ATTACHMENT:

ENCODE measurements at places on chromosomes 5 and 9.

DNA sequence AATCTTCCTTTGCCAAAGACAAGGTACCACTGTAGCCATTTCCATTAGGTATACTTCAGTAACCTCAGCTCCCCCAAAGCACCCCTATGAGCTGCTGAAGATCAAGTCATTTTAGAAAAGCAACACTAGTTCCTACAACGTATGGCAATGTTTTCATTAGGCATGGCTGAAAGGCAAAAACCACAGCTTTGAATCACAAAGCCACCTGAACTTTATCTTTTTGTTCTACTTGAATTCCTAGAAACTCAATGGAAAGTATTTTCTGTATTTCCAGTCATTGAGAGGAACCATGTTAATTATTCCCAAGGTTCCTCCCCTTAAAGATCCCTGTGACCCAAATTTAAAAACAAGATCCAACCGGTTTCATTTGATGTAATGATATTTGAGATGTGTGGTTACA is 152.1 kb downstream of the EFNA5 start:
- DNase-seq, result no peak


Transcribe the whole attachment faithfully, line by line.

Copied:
ENCODE measurements at places on chromosomes 5 and 9.

DNA sequence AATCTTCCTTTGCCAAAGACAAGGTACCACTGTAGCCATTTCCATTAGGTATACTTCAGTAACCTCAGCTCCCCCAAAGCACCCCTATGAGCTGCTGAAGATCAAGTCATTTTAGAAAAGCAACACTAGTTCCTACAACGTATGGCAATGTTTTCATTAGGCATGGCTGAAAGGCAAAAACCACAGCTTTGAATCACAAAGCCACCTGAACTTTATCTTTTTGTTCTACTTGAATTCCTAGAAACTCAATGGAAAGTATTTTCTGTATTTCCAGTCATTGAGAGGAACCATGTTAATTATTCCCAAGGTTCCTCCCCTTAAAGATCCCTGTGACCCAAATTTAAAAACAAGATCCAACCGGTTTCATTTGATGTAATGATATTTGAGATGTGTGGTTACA is 152.1 kb downstream of the EFNA5 start:
- DNase-seq, result no peak